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Inflation and Cost of Living Impact Hiring at Tennessee’s HBCUs


In its three-year strategic plan released at the end of July, the Tennessee Higher Education Commission (THEC) Historically Black Colleges and Universities (HBCUs) Success Advisory Board promised to support the strengthening of the state’s seven HBCUs’ administrative capacities.

Dr. Brittany Mosby, director of HBCU Success at the Tennessee Higher Education Commission.Dr. Brittany Mosby, director of HBCU Success at the Tennessee Higher Education Commission.“On average, the number of employees at our state institutions is around 2,300 or so. [HBCU] Tennessee State University has 1,300,” said Dr. Brittany Mosby, director of HBCU Success at THEC. “At our public HBCUs, overall, there’s just fewer staff—and certainly the cultural zeitgeist around the Great Resignation [and the pandemic] has only exacerbated the problem.”

HBCU funding, Mosby said, is largely tuition driven and relies heavily on giving and return from endowments which are much smaller than those at Predominately White Institution (PWIs). That means HBCUs are “not always able to have the same salary outlay as some of the bigger institutions,” said Mosby.

Lower salaries can impact hiring. But where funding and staff are short in Tennessee, partnerships have blossomed. As HBCUs approach the fall semester, they will continue to work with each other, nearby PWIs, and local community colleges to ensure that administrative hiring struggles do not negatively impact student outcomes.

Dr. Vann Newkirk Sr., president of Fisk University, a private HBCU in Nashville, said his university does not have a problem recruiting faculty, but it has been difficult to hire some administrative roles because of inflation and the rising cost-of-living in Nashville.

“Right now, making $55,000, it’s quite difficult when some apartments are $2,000 per month,” said Newkirk. “Our problem is lower-level positions that don’t require expertise, you have a hard time finding folks because the salary that we pay may not be as much as a person could get.”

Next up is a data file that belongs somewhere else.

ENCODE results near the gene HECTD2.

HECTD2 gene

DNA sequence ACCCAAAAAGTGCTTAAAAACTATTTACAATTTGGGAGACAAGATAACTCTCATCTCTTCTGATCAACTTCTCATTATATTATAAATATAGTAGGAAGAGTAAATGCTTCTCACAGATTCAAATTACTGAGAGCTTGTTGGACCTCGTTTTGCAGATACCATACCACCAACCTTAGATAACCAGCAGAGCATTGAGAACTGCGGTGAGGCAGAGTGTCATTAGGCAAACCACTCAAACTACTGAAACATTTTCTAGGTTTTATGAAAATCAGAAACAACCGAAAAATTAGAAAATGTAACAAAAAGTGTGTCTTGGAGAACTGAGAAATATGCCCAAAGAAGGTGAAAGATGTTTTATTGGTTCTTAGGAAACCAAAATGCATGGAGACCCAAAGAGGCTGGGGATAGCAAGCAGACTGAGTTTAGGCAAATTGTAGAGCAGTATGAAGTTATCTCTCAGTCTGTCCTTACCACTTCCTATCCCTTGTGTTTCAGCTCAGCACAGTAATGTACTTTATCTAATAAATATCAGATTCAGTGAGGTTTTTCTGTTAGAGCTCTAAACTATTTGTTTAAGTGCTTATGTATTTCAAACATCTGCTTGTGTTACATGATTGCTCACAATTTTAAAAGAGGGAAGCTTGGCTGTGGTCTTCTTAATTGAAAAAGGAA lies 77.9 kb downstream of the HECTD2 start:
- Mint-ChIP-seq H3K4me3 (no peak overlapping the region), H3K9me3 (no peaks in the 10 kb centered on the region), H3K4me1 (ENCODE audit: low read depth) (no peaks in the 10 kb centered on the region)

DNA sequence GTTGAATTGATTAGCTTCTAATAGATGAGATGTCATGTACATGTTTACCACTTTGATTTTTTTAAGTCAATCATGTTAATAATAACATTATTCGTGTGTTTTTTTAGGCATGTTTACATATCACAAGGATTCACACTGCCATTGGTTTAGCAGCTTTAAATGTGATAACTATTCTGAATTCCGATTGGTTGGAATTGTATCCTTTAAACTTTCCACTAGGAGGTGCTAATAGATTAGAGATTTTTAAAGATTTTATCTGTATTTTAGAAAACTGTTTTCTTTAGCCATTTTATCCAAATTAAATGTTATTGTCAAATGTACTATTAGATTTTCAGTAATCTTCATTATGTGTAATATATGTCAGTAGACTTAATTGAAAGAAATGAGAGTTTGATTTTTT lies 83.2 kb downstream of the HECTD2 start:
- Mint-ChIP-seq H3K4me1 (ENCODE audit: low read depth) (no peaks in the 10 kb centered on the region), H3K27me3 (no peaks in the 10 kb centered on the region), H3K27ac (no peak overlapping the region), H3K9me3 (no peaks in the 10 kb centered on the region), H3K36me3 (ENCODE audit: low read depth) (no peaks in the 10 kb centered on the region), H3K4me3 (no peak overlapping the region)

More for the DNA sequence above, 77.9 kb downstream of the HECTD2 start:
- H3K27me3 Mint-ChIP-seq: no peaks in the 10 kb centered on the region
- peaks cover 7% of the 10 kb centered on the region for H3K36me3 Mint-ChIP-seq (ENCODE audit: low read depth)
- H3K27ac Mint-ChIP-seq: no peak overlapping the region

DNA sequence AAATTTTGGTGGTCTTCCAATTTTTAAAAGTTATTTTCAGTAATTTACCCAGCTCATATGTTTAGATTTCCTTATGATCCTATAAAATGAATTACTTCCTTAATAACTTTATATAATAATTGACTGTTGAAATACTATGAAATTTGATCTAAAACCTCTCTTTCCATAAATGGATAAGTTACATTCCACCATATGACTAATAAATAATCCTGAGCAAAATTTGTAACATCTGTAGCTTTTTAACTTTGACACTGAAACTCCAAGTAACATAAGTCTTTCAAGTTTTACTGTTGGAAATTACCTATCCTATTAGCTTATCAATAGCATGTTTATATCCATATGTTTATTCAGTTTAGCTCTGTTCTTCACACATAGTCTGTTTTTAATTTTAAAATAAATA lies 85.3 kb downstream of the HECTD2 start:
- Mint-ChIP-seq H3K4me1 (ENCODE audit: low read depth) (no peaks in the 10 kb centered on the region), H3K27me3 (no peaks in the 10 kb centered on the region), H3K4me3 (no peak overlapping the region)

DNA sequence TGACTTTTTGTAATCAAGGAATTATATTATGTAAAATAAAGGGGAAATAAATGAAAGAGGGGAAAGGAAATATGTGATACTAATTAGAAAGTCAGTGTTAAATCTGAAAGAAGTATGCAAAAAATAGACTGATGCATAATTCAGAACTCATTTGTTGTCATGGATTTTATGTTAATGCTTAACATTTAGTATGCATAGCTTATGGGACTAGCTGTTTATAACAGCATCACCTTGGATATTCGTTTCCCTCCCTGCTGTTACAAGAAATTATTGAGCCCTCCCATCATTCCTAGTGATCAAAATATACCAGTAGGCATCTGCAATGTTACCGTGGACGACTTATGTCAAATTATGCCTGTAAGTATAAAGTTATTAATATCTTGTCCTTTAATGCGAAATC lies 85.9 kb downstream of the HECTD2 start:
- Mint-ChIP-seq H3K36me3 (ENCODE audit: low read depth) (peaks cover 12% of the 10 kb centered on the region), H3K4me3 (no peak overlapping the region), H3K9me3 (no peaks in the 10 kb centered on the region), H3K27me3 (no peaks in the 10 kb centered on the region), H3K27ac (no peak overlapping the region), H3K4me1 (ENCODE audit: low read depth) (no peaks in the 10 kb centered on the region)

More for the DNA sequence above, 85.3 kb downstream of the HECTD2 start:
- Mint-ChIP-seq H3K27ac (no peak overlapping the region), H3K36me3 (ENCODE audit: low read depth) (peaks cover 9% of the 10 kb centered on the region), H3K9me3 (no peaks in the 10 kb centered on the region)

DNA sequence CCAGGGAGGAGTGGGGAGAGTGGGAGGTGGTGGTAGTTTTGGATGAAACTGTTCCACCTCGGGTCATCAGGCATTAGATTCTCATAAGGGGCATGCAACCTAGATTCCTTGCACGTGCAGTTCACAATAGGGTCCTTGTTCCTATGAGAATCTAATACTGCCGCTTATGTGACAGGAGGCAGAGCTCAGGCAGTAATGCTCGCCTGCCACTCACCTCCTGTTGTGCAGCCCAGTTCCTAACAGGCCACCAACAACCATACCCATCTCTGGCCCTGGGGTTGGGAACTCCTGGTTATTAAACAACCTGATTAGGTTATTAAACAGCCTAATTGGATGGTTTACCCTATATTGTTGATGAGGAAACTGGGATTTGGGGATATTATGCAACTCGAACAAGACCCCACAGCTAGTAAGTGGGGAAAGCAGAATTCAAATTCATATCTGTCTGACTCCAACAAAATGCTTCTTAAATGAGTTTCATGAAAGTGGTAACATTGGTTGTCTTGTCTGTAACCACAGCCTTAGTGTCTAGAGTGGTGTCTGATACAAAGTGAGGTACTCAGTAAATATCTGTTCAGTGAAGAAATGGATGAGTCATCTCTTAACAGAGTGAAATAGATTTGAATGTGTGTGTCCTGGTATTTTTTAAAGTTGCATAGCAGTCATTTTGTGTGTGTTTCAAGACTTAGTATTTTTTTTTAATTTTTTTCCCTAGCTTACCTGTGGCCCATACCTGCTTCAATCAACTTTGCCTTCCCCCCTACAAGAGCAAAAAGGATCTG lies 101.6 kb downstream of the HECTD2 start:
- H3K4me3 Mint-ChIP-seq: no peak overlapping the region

Newkirk said that Fisk has been working to increase the salary of its faculty and staff to keep up with inflation, but he added, with the rates changing so frequently, it has not been easy.

Dr. Vann Newkirk Sr., president of Fisk University.Dr. Vann Newkirk Sr., president of Fisk University.“It’s not going to be enough for all the staffing positions we have,” said Newkirk.

The financial struggles confronting most HBCUs comes in part from their notorious underfunding. As a land-grant institution, HBCU Tennessee State University (TSU) should have received state funding equal to its PWI counterpart, The University of Tennessee, Knoxville (UTK). But it did not. Mosby said TSU could be owed up to half a billion dollars, while Forbes’s investigation into land-grant funding inequities found that TSU could be owed up to $1.19 billion.

“TSU and UTK have come together to talk about ways that UTK can share some of their resources. UTK recognizes they’ve received a lot more over time,” said Mosby. “It’s about sustainable collaboration and commitment.”

In May, Tennessee’s General Assembly approved $250 million to TSU, which will go towards infrastructure, bolstering academic programs and the construction of new buildings on campus, which Mosby said will, “in the long run, help bring in new students, which in turn attracts faculty.”

Although a report from the local Nashville NPR station WPLN said that these shortages have made it more difficult for students to graduate on time, Newkirk disagreed.

“We’re in Nashville, and there are enough colleges that we have partnerships with—if a student at Fisk can’t get a class with Fisk, we have a consortium with Vanderbilt so they can get the same class [with Vanderbilt.] TSU has the same relationship,” said Newkirk. “Our four-year graduation rate has increased—it’s south of 60%. A few years back it was in the 40% range.”

There are roughly 20 postsecondary institutions in the Nashville area.

Mosby said that those drawn to working at HBCUs despite lower salaries are mission-driven individuals, “a small cadre of really dedicated professionals at HBCUs, folks who are there for the students, also HBCU alums themselves—they know the transformative power of HBCUs.”

Mosby said that she and THEC will continue to support HBCUs as they hire administrators and faculty looking for a place to serve.

Liann Herder can be reached at [email protected].

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